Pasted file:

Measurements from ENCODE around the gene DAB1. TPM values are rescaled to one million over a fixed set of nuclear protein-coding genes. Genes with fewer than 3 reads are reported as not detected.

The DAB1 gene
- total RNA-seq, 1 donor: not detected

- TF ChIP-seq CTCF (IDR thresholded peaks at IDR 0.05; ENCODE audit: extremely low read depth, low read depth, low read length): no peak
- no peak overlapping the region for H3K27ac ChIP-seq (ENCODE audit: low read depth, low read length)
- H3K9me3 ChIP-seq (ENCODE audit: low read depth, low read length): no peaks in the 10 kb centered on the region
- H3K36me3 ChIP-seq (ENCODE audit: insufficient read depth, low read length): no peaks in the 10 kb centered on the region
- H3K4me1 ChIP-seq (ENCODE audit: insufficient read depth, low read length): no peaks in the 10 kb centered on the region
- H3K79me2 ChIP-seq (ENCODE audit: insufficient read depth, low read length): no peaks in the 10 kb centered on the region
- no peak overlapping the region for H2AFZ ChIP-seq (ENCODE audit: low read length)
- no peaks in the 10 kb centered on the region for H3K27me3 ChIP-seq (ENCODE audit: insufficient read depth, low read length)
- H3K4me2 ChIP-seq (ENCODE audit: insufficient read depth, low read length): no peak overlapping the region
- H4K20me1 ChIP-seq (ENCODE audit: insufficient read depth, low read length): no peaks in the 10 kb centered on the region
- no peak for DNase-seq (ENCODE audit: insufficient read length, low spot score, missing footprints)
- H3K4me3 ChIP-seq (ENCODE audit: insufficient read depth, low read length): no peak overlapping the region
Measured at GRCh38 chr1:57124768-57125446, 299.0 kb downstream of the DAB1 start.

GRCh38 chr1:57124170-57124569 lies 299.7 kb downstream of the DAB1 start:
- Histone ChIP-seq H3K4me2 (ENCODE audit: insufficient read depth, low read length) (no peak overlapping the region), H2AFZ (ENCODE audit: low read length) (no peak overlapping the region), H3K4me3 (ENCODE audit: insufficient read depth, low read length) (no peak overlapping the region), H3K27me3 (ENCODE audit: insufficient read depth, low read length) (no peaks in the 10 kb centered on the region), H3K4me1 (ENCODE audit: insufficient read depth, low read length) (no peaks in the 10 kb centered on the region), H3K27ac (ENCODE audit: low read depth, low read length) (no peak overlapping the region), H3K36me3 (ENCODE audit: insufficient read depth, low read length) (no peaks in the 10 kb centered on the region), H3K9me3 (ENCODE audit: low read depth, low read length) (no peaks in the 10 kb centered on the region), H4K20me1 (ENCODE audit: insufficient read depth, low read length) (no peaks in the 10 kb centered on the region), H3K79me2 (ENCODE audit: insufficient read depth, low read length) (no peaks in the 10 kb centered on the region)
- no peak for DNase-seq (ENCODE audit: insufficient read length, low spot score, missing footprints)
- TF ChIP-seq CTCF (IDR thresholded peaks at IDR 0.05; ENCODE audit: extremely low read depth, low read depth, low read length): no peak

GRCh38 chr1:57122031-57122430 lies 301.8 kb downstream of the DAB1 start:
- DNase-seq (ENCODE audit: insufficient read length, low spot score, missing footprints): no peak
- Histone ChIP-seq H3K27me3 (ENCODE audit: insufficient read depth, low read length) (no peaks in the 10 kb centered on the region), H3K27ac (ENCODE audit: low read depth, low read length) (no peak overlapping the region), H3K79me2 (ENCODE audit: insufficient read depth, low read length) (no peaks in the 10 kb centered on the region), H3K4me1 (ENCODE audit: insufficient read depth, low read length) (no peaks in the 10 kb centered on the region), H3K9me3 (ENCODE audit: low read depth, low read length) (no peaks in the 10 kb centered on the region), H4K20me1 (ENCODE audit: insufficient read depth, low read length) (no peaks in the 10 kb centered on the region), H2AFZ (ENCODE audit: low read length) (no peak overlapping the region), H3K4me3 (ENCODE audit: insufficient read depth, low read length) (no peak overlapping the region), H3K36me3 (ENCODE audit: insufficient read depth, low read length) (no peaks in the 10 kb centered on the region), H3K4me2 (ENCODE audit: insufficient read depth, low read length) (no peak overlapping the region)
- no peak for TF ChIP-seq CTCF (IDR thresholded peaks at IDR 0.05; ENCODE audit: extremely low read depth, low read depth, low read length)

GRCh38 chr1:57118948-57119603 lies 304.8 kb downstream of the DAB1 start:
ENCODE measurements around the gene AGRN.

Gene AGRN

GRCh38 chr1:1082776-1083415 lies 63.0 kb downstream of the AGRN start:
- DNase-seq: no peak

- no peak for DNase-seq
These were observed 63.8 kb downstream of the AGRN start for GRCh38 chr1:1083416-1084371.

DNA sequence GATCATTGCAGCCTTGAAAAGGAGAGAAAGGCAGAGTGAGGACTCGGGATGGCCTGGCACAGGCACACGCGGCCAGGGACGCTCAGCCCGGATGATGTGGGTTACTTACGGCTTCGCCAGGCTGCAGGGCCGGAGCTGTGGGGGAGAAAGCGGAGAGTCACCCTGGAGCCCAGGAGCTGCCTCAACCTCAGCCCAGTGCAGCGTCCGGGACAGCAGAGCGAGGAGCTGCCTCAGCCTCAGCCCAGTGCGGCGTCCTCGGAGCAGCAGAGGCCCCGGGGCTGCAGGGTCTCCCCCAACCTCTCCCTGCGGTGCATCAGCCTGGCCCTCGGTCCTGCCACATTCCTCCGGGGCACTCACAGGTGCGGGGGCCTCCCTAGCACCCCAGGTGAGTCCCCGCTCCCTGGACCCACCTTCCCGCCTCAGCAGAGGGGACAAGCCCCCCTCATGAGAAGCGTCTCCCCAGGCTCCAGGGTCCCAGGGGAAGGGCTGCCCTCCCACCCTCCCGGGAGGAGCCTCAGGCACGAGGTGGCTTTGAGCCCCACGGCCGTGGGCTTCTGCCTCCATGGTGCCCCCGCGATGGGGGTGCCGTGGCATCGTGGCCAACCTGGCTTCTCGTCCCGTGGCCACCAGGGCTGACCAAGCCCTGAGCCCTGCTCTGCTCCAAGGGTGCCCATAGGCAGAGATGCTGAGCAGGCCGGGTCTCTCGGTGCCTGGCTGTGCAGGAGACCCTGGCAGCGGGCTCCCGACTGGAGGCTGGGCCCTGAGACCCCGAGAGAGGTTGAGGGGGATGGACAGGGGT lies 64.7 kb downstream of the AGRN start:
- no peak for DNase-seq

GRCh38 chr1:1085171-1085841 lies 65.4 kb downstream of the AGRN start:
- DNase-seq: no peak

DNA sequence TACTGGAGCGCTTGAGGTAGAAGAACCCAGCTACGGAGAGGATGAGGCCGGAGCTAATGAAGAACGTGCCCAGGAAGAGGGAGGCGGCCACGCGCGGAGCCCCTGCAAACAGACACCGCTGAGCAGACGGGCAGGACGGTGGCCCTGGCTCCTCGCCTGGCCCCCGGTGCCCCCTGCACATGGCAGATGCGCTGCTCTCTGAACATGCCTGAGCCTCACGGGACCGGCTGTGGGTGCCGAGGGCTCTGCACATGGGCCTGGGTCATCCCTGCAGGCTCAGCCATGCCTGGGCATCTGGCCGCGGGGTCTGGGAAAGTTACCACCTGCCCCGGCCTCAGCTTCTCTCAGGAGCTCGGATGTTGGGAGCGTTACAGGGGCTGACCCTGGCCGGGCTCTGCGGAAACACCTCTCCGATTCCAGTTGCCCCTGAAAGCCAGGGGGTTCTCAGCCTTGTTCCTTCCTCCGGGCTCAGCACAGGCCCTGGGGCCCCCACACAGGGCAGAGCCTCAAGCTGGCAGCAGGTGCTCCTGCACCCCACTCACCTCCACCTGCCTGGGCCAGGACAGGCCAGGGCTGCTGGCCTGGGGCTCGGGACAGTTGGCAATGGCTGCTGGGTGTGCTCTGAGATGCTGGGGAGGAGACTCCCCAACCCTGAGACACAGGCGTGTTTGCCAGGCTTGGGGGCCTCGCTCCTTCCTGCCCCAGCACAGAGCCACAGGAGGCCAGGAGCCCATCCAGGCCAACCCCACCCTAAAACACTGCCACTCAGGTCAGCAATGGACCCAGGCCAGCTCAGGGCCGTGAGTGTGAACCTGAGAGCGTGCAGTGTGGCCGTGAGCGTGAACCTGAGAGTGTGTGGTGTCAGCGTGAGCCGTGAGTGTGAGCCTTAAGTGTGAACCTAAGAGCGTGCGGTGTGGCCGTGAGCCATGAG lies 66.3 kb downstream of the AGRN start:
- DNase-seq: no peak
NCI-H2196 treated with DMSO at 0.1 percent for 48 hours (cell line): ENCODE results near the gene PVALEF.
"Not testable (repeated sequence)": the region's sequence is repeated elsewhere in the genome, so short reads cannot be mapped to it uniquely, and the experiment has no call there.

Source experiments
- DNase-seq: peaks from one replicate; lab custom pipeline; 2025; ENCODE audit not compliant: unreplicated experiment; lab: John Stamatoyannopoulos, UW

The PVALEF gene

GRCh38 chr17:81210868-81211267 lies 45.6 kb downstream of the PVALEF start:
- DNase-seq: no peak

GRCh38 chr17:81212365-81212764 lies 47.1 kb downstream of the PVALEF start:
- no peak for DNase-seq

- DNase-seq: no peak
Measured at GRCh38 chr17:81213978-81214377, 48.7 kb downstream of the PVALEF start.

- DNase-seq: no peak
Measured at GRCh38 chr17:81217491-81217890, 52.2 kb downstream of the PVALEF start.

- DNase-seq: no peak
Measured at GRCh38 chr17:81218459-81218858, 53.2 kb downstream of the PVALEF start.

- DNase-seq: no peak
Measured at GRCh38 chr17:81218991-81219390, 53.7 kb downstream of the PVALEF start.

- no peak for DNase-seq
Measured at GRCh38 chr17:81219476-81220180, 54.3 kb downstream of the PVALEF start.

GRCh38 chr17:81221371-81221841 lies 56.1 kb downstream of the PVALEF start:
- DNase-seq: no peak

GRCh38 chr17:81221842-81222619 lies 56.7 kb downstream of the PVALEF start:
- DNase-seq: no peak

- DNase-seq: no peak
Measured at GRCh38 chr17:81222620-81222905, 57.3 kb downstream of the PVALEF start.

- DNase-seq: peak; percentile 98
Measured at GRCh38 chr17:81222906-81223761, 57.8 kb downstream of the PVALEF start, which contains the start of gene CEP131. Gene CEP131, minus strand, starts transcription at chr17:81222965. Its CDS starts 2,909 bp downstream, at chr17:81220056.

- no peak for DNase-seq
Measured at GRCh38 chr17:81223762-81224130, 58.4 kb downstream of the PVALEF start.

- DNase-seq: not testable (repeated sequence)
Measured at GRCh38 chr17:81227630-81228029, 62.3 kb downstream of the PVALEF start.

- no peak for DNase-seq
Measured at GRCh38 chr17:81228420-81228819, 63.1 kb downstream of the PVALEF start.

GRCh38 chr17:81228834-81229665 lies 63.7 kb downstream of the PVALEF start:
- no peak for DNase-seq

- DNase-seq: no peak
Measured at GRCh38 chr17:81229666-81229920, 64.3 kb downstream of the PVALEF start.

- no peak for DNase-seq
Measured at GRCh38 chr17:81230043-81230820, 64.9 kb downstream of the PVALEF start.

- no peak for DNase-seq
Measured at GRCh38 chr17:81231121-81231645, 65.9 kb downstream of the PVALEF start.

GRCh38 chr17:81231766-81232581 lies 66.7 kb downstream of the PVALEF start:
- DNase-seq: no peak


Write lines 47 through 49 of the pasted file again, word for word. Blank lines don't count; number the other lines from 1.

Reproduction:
- DNase-seq: no peak
Measured at GRCh38 chr17:81213978-81214377, 48.7 kb downstream of the PVALEF start.

- DNase-seq: no peak